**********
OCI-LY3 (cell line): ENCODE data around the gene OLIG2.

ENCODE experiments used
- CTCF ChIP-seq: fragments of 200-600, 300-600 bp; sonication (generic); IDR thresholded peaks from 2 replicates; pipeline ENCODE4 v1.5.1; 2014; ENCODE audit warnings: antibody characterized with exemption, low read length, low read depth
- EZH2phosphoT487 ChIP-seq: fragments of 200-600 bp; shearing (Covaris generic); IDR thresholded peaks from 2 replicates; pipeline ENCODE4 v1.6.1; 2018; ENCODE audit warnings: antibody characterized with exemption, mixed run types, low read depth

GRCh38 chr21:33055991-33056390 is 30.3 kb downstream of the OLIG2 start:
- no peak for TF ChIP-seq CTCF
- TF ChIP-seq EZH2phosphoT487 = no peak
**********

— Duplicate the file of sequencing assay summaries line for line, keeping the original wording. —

OCI-LY3 (cell line): ENCODE data around the gene OLIG2.

ENCODE experiments used
- CTCF ChIP-seq: fragments of 200-600, 300-600 bp; sonication (generic); IDR thresholded peaks from 2 replicates; pipeline ENCODE4 v1.5.1; 2014; ENCODE audit warnings: antibody characterized with exemption, low read length, low read depth
- EZH2phosphoT487 ChIP-seq: fragments of 200-600 bp; shearing (Covaris generic); IDR thresholded peaks from 2 replicates; pipeline ENCODE4 v1.6.1; 2018; ENCODE audit warnings: antibody characterized with exemption, mixed run types, low read depth

GRCh38 chr21:33055991-33056390 is 30.3 kb downstream of the OLIG2 start:
- no peak for TF ChIP-seq CTCF
- TF ChIP-seq EZH2phosphoT487 = no peak